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SXSW Film Festival

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    SXSW '12 Review: 'Bad Brains: A Band In DC' A Kinetic, Frenetic & Long Overdue Tribute To The Legendary Hardcore Band

    As Henry Rollins states early on in "Bad Brains: A Band in DC," a definitive documentary on the legendary hardcore band is long overdue. "Legendary" is even understating it a bit, as Bad Brains helped to invent what we know as American hardcore, taking inspiration from the Sex Pi...

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    SXSW '12 Review: 'Somebody Up There Likes Me' A Surprisingly Ambitious Deadpan Charmer

    Bob Byington’s "Somebody Up There Likes Me" is about a guy who doesn’t grow up. In fact, he doesn’t even age over the film’s span of about three decades in his life. It may have something to do with a mysterious briefcase, the origins of which are only ever suggested by animated cloud interludes and...

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    SXSW '12 Review: 'Monsieur Lazhar' A Meek & Restrained Crowd Pleaser

    When "A Separation" won the Academy Award for best foreign language film last month, I was thrilled -- Asghar Farhadi's splendid domestic drama is one of the best things I've seen in the past few years. But it also came as a genuine surprise, because I was convinced the Canadian fi...

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    SXSW '12 Interview: 'Frankie Go Boom' Director Jordan Roberts On The Inspiration Behind Putting Ron Perlman In A Dress

    We weren't sure what to expect of "Frankie Go Boom," the sophomore directorial feature from director Jordan Roberts. There were the helmer's diverse previous credits, from directing ensemble dramedy "Around The Bend," which starred Christopher Walken, Michael Caine and Josh Lucas, to writing the nar...

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    SXSW '12 Interview: Matthew McConaughey & Tracy Letts Talk Working With William Friedkin & NC-17 Rating For 'Killer Joe'

    "Killer Joe" is a film primed to mark a comeback for its director and star. Not only has William Friedkin made his best movie in decades with the sordid Texan crime tale, but Matthew McConaughey continues to add to his recent renaissance of fascinating work that has seen him team with with filmmaker...

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    SXSW '12 Review: Weird & Sometimes Confusing 'John Dies At The End' Is Still An Odd & Engaging Genre Treat

    The problem addressing fans of “Midnight” films and wacky horror can succinctly be found in the opening of Don Coscarelli's “John Dies At The End.” It involves axe handles, zombies, mutant leeches, axe heads, hardware store trips and answering a dead man as to whether or not the axe in question is t...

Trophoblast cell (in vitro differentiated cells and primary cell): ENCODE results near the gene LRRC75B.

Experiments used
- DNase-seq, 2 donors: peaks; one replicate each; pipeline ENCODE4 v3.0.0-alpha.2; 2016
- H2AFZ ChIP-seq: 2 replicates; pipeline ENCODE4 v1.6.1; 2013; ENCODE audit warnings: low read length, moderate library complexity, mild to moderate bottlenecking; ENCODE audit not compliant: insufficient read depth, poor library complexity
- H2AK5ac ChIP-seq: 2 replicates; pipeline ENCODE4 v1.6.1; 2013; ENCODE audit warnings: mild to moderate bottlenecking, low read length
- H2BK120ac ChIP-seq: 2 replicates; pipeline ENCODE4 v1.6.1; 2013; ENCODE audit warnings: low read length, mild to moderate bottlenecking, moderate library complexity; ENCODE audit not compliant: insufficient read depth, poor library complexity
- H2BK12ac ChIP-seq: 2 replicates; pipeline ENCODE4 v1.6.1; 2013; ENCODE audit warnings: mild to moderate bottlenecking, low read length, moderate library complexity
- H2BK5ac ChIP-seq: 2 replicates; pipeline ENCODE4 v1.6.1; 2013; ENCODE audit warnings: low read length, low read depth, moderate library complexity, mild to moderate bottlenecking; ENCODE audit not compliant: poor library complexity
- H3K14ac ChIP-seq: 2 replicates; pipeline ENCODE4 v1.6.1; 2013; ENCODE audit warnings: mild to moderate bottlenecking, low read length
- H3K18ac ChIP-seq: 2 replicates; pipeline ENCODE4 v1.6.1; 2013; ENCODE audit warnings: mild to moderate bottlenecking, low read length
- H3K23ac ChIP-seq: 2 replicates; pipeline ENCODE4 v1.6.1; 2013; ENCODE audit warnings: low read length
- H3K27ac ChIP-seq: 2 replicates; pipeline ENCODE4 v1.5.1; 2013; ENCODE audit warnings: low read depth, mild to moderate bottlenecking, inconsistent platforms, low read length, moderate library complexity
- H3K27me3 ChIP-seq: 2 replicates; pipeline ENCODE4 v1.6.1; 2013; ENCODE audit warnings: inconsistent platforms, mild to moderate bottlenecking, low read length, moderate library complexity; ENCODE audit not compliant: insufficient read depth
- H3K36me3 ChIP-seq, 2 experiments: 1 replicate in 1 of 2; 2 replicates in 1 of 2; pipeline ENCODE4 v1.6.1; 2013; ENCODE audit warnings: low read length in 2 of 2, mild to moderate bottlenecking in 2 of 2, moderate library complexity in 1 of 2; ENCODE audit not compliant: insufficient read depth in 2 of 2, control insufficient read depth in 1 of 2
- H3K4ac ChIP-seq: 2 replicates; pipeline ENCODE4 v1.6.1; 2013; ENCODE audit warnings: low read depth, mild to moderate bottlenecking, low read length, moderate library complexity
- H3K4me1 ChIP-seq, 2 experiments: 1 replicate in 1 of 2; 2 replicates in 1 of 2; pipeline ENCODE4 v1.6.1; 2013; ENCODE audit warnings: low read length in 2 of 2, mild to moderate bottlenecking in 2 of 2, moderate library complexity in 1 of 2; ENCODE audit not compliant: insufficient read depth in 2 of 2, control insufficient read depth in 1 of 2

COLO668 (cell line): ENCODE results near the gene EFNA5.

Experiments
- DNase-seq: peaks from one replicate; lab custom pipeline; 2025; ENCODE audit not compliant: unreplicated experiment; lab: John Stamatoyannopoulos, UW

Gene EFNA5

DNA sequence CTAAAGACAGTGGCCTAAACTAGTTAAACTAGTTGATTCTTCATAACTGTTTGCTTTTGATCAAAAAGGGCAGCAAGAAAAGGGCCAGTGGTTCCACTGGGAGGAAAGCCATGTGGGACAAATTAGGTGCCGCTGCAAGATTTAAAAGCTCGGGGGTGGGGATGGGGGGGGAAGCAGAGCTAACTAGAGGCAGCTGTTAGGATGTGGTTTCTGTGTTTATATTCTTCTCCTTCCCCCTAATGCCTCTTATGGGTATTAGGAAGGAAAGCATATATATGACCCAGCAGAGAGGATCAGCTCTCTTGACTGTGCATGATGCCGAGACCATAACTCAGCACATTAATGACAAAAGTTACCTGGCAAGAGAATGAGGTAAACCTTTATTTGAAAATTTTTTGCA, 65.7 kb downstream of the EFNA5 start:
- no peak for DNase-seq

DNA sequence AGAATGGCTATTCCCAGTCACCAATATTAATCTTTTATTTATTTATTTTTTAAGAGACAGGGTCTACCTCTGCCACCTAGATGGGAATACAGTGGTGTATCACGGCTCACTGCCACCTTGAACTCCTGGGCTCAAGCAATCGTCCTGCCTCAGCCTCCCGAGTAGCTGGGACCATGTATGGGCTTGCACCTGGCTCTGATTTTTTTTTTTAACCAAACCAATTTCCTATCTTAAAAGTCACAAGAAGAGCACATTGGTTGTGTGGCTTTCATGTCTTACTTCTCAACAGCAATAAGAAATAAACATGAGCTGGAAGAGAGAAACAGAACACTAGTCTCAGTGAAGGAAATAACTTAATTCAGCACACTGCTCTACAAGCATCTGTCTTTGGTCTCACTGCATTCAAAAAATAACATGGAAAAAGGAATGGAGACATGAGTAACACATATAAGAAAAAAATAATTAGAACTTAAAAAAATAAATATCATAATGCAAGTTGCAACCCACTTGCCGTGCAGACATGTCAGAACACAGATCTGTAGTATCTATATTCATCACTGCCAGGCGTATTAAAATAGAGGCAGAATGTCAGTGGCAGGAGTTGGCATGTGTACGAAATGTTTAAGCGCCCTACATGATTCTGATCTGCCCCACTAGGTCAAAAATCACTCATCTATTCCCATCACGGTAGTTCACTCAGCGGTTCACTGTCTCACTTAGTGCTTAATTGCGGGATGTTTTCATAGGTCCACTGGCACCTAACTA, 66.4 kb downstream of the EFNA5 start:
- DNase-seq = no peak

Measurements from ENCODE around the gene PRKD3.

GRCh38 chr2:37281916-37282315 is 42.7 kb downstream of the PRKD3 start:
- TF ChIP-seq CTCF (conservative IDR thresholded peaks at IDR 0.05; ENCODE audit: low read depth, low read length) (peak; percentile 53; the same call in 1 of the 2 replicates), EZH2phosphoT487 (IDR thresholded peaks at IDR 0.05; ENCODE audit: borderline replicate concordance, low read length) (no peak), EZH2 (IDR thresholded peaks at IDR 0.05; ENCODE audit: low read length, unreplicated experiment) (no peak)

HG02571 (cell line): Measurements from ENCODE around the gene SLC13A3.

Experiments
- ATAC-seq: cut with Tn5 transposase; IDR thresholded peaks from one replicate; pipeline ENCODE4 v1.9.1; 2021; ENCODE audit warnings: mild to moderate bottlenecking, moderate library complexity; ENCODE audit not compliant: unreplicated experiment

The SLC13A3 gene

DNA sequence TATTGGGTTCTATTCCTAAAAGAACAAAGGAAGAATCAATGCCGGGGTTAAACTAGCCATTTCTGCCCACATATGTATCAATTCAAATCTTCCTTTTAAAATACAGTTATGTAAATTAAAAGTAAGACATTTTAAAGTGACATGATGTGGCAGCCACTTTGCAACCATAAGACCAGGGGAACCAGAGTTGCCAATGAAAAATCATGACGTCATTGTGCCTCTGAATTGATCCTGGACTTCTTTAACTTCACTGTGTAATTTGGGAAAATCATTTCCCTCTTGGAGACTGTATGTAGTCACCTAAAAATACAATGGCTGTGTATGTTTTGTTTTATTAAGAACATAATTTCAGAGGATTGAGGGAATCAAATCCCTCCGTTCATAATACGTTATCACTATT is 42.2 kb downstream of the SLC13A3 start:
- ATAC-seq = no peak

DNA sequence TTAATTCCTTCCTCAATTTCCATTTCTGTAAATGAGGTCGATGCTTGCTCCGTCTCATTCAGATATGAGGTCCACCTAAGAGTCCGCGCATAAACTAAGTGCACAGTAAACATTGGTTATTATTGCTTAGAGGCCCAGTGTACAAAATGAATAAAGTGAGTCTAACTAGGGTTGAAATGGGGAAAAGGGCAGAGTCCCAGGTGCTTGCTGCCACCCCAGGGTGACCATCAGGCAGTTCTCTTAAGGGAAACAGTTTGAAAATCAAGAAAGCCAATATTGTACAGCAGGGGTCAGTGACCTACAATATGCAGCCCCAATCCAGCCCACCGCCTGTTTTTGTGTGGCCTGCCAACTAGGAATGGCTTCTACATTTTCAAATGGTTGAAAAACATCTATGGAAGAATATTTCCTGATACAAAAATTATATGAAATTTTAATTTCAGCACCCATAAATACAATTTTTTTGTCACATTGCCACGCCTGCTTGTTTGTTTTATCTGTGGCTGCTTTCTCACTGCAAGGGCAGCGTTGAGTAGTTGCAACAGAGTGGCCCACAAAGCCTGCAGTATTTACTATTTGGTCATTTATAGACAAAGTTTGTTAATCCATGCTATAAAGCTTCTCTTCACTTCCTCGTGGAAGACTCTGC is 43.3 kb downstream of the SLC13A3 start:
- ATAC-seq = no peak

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    SXSW '12 Review: The Duplass Brothers' 'Do-Deca Pentathlon' Is A Minor Effort That Should Have Remained Buried

    It’s always important to keep in mind, while reading reviews, that interpreting art is a deeply personal experience. What might speak to someone on a visceral, emotional level will slide right over another’s head. Or anger them. Or bore them to tears. The third option was the experience of this writ...

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    SXSW '12 Review: HBO Series 'Girls' Solidifies Lena Dunham's Place As A Bold New Voice in American Comedy

    As far as young independent filmmakers go, writer/director Lena Dunham has been the subject of an excessive amount of conversation and handwringing, even by the admittedly loose standards of the ever-chatty Internet age. Her first feature, "Creative Nonfiction," was accepted to South by Southwest an...

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    SXSW '12 Review: 'Beast' A Lean & Surreal Portrait Of An Extreme Relationship That Doesn't Quite Go Far Enough

    "Beast" is a lean, surreal portrait of a marriage in its extremes from Danish director Christoffer Boe, who's probably still best known for his 2003 feature debut "Reconstruction." The film's focus keeps almost exclusively to Bruno (Nicolas Bro) and Maxine (Marijana Janko...

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    Scott Rudin & Sony To Remake SXSW Chess Documentary 'Brooklyn Castle'

    It seems producer Scott Rudin has had a thing for documentaries lately. Back in January at Sundance, the acclaimed, Oscar winning producer picked up the remake rights to the buzzed about video game documentary "Indie Game: The Movie," and now at SXSW, he's swooped in on another doc hop...

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